Figure 4a shows the seasonal variation in the number of cloud trains detected as described in “Materials and methods” section. Figure 4b–d shows the seasonal variations in the vertical profiles of water ice mass mixing ratio, zonal wind, and atmospheric temperature of the EMARS for 1400LT, respectively, obtained by horizontally averaging the variables in the region of 165°E–180°E and 30°N–50°N. Only the 14:00LT data were extracted from the database in order to be able to compare them with the frequency of the cloud trains, which were only observed at approximately 14:00LT by MGS. The variables defined on the sigma-p hybrid coordinate are interpolated into the pressure coordinate. Cloud trains are found in 531 out of 2476 MGS/MOC blue images (see Additional files 1 and 2) and clearly tend to be observed in the northern winter season. The typical wavelength of the associated lee waves is between 20 and 40 km and is consistent with the horizontal scale of the steep eastern slope of the mountain (Fig. 2). In the northern winter, the westerly jet is strong, and the atmospheric stability is high in the northern mid-latitudes. The atmospheric water vapor has to be close to saturation and upward wind has to be sufficiently large for clouds to form in this season. The northern winter low-level water ice clouds shown in Fig. 4b imply that the lower atmosphere in this region is sufficiently wet to allow cloud formation and the cloud can form even by modeled weak upward wind even though the spatial resolution of the numerical model of the EMARS is too low to resolve the lee waves with horizontal wavelength of O (10 km). Therefore, it is quite possible for the cloud trains to be formed by the mountain lee waves on the eastern side of the Phlegra Montes.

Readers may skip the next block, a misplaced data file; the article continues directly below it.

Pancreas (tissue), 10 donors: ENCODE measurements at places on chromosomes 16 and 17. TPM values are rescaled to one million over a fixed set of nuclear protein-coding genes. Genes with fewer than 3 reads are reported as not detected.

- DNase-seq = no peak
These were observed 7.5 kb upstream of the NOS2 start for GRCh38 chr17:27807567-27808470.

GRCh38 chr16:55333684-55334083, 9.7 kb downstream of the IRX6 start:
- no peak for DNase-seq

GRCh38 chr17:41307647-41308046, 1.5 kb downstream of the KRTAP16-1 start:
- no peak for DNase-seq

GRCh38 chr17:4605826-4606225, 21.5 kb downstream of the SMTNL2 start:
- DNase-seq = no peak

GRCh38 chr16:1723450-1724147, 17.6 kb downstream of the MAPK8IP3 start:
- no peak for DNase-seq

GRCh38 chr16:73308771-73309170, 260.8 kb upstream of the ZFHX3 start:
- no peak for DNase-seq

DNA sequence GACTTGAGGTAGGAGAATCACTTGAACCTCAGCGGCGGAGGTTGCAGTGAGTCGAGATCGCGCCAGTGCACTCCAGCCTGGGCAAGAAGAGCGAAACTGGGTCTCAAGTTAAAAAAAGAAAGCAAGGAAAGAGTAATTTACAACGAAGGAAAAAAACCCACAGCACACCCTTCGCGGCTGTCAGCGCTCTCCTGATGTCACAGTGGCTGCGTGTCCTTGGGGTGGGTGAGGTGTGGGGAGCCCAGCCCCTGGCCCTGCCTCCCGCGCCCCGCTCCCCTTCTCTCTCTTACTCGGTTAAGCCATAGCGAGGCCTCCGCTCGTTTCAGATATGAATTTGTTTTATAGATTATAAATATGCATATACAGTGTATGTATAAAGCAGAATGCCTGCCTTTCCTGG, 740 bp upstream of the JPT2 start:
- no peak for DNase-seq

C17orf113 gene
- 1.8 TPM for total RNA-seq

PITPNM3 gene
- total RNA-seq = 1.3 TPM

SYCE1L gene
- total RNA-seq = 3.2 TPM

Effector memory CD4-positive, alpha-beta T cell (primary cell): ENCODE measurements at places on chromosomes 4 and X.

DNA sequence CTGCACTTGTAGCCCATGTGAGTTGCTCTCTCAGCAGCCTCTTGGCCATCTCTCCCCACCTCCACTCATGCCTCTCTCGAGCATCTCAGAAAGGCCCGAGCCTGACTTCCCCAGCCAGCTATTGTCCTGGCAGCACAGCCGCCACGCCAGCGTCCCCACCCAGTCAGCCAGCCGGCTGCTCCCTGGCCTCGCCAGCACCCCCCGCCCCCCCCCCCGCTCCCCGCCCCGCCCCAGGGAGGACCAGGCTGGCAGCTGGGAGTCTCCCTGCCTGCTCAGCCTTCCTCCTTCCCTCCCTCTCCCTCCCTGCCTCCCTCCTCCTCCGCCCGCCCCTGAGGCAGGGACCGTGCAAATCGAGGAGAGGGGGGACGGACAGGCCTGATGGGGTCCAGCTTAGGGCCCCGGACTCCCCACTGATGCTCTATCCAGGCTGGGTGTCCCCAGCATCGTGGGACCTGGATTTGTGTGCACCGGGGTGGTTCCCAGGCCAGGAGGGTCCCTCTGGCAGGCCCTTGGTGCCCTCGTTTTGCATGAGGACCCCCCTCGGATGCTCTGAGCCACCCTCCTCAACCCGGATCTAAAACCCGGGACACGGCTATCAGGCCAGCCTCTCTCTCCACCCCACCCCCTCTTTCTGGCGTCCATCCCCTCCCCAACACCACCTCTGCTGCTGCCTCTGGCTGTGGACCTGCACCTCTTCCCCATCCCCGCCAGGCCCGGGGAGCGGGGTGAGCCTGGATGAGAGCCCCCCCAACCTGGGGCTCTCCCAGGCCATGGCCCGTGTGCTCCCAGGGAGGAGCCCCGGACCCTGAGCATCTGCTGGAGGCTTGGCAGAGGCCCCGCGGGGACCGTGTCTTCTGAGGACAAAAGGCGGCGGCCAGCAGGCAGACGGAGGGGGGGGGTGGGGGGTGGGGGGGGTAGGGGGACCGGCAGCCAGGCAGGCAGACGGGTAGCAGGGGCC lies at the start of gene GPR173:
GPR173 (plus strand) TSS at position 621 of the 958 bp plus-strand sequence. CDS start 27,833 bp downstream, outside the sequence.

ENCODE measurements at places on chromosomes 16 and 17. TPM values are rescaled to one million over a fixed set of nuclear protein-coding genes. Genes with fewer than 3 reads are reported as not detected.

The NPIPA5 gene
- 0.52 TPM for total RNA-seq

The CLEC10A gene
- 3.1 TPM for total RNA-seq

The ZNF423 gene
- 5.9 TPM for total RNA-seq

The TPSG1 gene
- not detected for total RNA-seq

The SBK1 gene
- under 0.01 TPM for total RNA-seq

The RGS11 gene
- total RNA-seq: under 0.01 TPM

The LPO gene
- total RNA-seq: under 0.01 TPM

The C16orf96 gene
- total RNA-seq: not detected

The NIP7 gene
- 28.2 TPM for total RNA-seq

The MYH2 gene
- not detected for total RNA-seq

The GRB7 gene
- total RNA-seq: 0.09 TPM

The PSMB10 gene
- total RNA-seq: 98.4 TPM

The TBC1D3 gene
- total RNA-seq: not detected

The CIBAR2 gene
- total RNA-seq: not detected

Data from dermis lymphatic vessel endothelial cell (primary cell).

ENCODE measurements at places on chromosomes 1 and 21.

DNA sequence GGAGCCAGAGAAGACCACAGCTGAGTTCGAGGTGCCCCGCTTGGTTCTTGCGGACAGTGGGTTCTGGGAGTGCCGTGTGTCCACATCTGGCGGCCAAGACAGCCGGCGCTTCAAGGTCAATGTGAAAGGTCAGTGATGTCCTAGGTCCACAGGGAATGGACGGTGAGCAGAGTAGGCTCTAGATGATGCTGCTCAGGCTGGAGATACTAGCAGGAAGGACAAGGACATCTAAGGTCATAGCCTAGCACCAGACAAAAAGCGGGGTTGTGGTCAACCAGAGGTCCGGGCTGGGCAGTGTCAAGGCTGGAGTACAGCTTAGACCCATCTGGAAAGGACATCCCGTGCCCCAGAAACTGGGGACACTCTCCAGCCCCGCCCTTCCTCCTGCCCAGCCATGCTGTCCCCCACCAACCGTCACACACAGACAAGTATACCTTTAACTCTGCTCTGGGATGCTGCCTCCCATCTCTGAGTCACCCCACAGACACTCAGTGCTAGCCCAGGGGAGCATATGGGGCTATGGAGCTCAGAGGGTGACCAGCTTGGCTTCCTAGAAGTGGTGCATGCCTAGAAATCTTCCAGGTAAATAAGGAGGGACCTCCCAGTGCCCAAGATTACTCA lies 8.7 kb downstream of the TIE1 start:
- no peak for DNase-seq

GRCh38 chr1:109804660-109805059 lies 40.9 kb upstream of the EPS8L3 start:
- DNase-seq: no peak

Fig. 4
figure 4

The seasonal variabilities in the number of cloud trains and the background atmospheric variables. a The number of cloud trains, b water ice mixing ratio, c zonal wind, and d atmospheric temperature in the target area, WAP, are displayed. The gray bars in Panel a indicate the number of the MOC blue images available for this study. The blue, green, and red bars indicate the numbers of detected cloud trains whose wavelengths are short, middle, and long, respectively. The variables shown in Panels b, c, and d are derived from the EMARS 1.0 and interpolated into the pressure coordinate

Figure 4a also shows that few cloud trains were observed in the season from Ls (solar longitude) = 180° to Ls = 270° in Mars Year (MY) 25 due to the 2001 global dust storm (GDS). The result that the cloud trains were not detected during the 2001 GDS does not necessarily mean that the cloud trains did not occur during that period, but only that the increased optical thickness of the atmosphere made it impossible to determine whether cloud trains formed.

The theory of the vertical propagation of mountain waves was summarized by Durran (1986). The vertical structure of the perturbation vertical wind, \(\widehat{w}\), is determined as follows:

$$\begin{array}{c}\frac{{\partial }^{2}\widehat{w}}{\partial {z}^{2}}+\left({l}^{2}-{k}^{2}\right)\widehat{w}=0,\end{array}$$

where \(\widehat{w}~ \mathrm{and}~ k\) are the vertically dependent amplitude of the vertical wind perturbation and the wavenumber in the direction parallel to a mean wind, respectively. Moreover, \({l}^{2}\) is the Scorer number for a stationary mountain wave and is defined as follows: